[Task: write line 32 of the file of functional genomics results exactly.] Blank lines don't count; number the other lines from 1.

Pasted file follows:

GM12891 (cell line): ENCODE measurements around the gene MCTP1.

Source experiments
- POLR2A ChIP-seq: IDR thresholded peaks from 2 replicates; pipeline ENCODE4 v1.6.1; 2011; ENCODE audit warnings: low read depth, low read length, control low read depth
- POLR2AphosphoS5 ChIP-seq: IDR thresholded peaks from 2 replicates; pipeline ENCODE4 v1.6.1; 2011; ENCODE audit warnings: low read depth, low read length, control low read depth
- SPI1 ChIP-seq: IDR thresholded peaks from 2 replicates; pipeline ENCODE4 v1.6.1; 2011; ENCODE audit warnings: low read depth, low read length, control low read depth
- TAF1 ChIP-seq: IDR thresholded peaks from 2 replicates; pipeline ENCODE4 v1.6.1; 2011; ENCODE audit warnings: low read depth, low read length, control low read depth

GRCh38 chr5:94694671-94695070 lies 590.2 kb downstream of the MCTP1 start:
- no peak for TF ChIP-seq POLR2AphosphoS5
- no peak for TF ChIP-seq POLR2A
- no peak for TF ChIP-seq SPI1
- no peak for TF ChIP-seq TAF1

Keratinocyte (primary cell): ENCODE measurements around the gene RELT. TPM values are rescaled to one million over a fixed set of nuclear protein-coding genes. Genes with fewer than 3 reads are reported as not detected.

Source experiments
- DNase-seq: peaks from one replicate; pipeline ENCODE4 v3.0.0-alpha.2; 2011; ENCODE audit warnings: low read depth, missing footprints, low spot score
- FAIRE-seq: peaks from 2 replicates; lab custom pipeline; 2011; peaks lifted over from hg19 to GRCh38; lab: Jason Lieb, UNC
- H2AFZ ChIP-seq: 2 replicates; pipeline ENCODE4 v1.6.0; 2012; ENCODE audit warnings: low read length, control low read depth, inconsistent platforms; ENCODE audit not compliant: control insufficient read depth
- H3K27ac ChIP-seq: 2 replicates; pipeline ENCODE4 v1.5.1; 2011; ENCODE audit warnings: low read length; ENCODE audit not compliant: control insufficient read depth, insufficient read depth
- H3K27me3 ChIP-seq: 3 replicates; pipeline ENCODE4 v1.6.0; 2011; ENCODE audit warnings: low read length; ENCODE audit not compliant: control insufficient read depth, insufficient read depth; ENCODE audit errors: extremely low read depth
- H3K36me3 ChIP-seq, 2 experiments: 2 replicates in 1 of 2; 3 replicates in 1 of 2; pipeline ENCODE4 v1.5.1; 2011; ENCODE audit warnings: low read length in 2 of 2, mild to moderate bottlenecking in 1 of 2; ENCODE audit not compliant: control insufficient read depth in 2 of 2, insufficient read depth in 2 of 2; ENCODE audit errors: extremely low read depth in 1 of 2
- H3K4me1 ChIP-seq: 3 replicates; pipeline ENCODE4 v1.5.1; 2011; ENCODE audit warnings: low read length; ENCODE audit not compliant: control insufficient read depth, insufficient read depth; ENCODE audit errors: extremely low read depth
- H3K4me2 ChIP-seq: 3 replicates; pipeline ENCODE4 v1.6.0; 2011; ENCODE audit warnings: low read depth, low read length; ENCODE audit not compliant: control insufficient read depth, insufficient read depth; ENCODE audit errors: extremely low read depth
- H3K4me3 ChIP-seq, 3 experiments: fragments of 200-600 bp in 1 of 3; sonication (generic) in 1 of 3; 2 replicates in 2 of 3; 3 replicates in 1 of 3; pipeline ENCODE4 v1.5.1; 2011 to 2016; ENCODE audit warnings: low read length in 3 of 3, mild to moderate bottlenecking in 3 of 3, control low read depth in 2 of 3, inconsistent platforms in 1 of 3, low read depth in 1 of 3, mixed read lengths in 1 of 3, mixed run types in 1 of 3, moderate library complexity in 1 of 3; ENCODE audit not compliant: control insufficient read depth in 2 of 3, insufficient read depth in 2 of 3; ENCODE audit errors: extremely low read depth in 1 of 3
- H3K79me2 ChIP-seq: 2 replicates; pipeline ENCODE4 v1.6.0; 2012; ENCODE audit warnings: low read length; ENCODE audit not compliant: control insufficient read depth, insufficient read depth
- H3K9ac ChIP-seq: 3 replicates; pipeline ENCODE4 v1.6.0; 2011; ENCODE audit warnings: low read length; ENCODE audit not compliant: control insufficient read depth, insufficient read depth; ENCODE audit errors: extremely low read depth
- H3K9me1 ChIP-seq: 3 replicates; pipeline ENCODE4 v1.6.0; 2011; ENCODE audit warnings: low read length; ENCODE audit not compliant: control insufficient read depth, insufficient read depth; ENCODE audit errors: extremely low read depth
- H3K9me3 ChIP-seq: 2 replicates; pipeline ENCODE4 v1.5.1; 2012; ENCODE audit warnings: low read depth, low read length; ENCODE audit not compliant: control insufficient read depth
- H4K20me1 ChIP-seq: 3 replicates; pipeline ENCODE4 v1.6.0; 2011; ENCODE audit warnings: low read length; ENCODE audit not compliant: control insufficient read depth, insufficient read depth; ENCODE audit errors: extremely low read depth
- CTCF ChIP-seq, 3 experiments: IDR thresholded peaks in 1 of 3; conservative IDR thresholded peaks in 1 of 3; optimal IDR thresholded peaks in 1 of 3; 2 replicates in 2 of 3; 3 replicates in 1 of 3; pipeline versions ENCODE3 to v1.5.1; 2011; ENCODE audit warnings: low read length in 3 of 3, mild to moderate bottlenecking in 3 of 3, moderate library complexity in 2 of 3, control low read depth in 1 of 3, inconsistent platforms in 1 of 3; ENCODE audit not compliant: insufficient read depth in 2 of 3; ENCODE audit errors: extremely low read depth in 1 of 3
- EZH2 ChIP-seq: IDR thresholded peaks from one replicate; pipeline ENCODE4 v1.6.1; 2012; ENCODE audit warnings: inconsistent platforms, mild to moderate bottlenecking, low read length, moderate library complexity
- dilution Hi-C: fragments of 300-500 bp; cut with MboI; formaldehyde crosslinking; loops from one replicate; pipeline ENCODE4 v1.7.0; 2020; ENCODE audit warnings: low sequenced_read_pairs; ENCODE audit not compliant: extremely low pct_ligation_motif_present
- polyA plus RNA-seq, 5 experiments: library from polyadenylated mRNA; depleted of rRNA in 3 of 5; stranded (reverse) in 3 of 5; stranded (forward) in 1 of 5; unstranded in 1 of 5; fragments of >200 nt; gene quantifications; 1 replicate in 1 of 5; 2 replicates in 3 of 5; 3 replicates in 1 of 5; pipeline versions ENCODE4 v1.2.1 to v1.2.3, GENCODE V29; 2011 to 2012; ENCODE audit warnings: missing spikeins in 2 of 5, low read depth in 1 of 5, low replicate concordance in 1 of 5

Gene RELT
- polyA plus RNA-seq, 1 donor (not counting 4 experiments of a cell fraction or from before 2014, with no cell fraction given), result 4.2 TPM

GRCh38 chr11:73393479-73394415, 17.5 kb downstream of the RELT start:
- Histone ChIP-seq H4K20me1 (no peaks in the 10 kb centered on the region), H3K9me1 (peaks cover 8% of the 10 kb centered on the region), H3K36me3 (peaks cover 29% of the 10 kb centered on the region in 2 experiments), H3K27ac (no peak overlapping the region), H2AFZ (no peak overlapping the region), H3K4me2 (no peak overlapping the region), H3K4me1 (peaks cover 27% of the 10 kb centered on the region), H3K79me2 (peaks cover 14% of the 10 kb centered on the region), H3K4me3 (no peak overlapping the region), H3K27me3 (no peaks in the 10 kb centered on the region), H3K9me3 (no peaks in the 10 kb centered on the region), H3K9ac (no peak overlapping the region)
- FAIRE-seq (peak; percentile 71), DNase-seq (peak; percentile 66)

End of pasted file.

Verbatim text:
Gene RELT